Jump to ContentJump to Main Navigation
Rectifying God's NameLiu Zhi's Confucian Translation of Monotheism and Islamic Law$
Users without a subscription are not able to see the full content.

James D. Frankel

Print publication date: 2011

Print ISBN-13: 9780824834746

Published to Hawaii Scholarship Online: November 2016

DOI: 10.21313/hawaii/9780824834746.001.0001

Show Summary Details
Page of

PRINTED FROM HAWAII SCHOLARSHIP ONLINE (www.hawaii.universitypressscholarship.com). (c) Copyright Hawaii University Press, 2018. All Rights Reserved. Under the terms of the licence agreement, an individual user may print out a PDF of a single chapter of a monograph in HSO for personal use (for details see www.universitypressscholarship.com/page/privacy-policy).date: 22 October 2018

Chinese Muslim Tradition and Liu Zhi’s Legacy

Chinese Muslim Tradition and Liu Zhi’s Legacy

Chapter:
(p.26) Chapter 2 Chinese Muslim Tradition and Liu Zhi’s Legacy
Source:
Rectifying God's Name
Author(s):

James D. Frankel

Publisher:
University of Hawai'i Press
DOI:10.21313/hawaii/9780824834746.003.0002

This chapter provides Liu Zhi's background in the historical development of the Chinese Muslim intellectual tradition. It further examines his sources and influences, as well as his legacy, including the recognition (after Liu Zhi's death) of the Tianfang dianli in the Siku quanshu, the official compendium of state-accepted literature under the Qianlong emperor (r. 1736–1796). As they reconciled the two sides of their dual heritage, Chinese Muslim scholars struggled to maintain a sense of honoring tradition even as they embarked on an enterprise that required significant innovation. Both the Chinese and Islamic traditions have long histories of syncretizing foreign elements, though both Islam and Confucianism assert a pristine transmission of tradition and dogmatically reject the introduction of innovative thought to the teachings of their founders. Examining this internal paradox from two sides, the chapter shows how Chinese Islamic syncretism is an exponentially complicated reality.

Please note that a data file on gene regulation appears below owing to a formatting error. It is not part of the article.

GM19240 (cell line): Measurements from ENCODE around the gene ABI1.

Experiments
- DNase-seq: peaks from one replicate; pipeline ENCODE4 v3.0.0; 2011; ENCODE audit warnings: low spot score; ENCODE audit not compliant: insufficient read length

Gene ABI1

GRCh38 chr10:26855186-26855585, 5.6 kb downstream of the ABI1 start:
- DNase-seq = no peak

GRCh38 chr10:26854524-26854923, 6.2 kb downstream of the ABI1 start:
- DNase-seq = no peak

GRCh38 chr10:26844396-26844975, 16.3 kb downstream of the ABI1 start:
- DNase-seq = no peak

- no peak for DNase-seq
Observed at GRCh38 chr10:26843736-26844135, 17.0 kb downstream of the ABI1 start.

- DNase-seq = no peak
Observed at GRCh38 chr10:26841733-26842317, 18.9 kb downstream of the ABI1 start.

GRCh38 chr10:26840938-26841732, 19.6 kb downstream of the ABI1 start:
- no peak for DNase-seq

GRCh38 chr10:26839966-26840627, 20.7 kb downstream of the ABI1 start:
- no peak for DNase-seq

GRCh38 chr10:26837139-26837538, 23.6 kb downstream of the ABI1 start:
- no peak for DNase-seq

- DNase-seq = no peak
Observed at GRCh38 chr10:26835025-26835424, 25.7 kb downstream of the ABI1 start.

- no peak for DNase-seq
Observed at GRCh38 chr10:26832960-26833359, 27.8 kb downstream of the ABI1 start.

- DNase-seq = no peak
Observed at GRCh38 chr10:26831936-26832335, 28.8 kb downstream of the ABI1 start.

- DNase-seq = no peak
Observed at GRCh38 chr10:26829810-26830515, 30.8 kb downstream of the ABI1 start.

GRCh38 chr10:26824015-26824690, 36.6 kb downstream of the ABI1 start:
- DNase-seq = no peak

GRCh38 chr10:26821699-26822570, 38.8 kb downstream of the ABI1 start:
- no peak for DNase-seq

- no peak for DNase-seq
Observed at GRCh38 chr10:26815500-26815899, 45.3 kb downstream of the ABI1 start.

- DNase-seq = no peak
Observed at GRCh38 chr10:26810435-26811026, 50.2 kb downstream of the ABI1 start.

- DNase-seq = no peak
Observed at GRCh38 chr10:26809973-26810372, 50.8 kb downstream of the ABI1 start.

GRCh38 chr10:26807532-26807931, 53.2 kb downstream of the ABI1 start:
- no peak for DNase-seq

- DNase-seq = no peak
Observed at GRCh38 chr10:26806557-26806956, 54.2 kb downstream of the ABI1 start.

Keywords:   Chinese Muslim, Siku quanshu, Tianfang dianli, Chinese Muslim scholars, intellectual tradition, innovation, Islam, Confucianism, Chinese Islamic syncretism

Hawaii Scholarship Online requires a subscription or purchase to access the full text of books within the service. Public users can however freely search the site and view the abstracts and keywords for each book and chapter.

Please, subscribe or login to access full text content.

If you think you should have access to this title, please contact your librarian.

To troubleshoot, please check our FAQs, and if you can't find the answer there, please contact us.